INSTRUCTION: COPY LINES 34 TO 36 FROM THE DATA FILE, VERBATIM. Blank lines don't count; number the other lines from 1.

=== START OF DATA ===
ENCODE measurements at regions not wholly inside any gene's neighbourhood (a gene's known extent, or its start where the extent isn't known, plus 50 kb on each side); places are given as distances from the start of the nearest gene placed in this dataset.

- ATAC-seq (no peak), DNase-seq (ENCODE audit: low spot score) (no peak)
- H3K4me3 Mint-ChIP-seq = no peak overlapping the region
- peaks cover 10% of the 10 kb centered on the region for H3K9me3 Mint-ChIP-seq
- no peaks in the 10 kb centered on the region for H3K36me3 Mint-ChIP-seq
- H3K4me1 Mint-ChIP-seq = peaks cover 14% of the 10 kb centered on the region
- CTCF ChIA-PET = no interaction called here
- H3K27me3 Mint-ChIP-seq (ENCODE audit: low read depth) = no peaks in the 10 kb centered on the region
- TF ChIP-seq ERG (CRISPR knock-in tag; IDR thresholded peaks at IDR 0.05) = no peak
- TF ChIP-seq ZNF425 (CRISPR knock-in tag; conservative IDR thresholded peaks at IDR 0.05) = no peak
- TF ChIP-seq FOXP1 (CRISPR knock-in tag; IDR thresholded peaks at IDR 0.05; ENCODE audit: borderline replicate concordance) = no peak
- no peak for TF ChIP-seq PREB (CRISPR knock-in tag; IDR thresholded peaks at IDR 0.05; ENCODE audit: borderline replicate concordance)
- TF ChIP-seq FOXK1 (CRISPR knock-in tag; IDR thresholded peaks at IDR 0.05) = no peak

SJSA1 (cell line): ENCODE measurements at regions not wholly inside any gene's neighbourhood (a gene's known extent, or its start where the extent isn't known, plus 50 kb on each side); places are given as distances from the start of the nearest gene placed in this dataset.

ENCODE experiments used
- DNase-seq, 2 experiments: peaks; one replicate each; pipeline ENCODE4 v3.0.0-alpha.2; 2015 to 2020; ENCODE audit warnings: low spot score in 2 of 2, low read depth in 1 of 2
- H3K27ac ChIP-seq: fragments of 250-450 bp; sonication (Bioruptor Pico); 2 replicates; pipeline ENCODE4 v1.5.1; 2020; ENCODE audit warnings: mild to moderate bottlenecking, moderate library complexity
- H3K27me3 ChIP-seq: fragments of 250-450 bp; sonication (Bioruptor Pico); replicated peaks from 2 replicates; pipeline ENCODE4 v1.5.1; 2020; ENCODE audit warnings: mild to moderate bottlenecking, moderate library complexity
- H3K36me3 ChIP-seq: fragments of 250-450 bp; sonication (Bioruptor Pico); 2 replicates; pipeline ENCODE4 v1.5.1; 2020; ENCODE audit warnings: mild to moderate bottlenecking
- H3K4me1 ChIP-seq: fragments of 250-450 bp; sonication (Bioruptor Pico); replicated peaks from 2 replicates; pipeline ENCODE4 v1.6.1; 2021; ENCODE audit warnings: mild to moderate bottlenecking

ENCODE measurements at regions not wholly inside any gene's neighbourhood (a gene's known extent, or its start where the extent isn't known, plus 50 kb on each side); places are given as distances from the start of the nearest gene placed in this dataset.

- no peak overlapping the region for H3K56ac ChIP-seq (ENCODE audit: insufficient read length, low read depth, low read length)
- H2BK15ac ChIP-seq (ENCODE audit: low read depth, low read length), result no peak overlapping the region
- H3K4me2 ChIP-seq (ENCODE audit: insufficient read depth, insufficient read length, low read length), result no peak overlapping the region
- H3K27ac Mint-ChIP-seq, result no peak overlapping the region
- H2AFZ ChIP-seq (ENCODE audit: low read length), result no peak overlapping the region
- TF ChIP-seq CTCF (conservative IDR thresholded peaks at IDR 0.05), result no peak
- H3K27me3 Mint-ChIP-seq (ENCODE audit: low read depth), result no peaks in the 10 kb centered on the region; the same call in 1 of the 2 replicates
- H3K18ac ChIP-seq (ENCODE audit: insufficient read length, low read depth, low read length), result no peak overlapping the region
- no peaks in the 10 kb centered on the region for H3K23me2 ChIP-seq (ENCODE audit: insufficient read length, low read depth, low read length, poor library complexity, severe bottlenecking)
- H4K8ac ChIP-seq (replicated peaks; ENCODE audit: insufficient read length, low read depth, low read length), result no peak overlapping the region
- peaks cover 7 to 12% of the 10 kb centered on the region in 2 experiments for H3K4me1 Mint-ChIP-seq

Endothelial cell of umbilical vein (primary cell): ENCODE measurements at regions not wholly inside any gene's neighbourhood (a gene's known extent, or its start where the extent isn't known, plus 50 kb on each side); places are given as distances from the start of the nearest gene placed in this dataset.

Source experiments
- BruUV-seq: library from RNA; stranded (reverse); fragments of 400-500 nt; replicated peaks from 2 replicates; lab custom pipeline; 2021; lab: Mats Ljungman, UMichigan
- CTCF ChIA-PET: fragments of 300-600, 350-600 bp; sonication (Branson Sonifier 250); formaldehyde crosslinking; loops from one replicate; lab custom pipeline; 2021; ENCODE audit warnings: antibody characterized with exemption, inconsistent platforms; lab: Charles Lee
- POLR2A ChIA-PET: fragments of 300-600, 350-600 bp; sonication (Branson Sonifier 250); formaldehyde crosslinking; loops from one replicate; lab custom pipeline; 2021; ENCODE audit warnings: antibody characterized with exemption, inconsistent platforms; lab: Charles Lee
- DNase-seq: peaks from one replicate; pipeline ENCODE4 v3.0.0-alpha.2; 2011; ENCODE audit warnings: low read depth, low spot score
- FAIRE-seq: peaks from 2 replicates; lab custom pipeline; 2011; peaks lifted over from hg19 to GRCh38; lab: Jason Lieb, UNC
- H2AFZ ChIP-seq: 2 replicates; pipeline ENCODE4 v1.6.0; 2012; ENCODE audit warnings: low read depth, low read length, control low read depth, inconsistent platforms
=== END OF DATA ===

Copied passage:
Source experiments
- BruUV-seq: library from RNA; stranded (reverse); fragments of 400-500 nt; replicated peaks from 2 replicates; lab custom pipeline; 2021; lab: Mats Ljungman, UMichigan
- CTCF ChIA-PET: fragments of 300-600, 350-600 bp; sonication (Branson Sonifier 250); formaldehyde crosslinking; loops from one replicate; lab custom pipeline; 2021; ENCODE audit warnings: antibody characterized with exemption, inconsistent platforms; lab: Charles Lee